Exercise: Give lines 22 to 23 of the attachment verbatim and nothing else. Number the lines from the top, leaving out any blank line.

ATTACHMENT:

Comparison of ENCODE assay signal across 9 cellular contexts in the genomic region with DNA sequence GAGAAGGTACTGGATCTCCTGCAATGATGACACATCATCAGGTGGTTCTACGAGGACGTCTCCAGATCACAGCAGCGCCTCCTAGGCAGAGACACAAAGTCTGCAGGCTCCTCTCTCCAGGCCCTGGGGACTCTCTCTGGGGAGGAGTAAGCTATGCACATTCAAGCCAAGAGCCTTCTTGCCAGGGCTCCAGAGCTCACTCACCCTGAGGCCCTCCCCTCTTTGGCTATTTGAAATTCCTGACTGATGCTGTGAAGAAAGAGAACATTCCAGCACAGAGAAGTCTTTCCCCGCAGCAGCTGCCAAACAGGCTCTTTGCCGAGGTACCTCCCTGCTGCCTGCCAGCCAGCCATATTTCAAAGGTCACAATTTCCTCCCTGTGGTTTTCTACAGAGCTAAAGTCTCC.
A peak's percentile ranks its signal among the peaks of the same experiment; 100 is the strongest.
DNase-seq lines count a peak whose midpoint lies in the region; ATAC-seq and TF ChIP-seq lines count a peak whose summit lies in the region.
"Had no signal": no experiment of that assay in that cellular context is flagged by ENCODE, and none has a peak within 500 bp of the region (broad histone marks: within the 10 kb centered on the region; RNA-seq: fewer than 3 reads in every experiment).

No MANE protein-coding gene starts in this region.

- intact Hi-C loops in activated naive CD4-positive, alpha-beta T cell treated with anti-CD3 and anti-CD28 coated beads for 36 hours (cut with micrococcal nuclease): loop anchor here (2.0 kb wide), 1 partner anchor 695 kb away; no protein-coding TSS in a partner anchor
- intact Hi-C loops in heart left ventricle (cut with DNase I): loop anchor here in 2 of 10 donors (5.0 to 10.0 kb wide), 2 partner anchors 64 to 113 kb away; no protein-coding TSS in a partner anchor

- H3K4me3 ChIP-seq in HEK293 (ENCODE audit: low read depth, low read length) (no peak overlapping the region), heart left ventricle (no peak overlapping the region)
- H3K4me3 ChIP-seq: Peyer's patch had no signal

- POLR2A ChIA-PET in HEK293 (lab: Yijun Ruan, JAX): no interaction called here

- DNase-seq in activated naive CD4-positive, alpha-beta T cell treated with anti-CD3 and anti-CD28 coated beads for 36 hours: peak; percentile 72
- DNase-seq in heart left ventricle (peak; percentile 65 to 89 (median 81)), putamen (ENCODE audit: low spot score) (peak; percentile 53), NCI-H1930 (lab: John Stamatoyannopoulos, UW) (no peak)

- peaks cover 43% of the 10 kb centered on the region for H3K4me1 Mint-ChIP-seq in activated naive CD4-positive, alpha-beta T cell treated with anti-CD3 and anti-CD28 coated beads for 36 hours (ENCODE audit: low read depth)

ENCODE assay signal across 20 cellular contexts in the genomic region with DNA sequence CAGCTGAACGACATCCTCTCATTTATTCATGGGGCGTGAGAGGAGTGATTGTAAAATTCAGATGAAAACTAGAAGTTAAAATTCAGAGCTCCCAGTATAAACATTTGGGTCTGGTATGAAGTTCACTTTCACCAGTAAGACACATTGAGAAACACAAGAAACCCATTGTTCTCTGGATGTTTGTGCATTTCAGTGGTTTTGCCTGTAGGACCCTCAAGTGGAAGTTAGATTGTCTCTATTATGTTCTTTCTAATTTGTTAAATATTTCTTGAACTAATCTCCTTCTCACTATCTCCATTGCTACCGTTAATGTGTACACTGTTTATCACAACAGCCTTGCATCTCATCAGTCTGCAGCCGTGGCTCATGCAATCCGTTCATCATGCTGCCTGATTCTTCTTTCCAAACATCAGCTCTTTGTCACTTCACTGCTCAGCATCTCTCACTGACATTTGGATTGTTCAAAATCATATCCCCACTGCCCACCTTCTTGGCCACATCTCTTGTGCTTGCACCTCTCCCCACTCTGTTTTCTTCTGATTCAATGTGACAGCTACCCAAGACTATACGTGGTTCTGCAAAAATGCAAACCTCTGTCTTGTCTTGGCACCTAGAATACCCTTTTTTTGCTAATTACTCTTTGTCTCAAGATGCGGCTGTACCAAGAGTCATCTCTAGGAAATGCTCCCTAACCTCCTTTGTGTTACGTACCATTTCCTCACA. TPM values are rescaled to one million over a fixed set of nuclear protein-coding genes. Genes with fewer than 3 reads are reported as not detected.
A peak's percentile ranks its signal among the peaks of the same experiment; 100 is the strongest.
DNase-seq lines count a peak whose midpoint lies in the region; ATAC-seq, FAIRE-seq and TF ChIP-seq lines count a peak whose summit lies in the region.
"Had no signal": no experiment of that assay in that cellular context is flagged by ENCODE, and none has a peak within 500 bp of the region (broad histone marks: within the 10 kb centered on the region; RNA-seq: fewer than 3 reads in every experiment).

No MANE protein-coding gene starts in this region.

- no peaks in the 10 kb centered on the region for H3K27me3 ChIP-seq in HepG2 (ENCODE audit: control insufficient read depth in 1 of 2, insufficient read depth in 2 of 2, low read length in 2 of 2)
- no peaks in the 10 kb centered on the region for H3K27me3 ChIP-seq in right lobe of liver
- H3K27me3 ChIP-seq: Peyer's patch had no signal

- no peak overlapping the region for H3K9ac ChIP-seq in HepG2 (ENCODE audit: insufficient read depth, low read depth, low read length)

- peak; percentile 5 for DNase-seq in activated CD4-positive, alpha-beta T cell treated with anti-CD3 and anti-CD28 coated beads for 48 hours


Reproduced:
- no peak overlapping the region for H3K9ac ChIP-seq in HepG2 (ENCODE audit: insufficient read depth, low read depth, low read length)

- peak; percentile 5 for DNase-seq in activated CD4-positive, alpha-beta T cell treated with anti-CD3 and anti-CD28 coated beads for 48 hours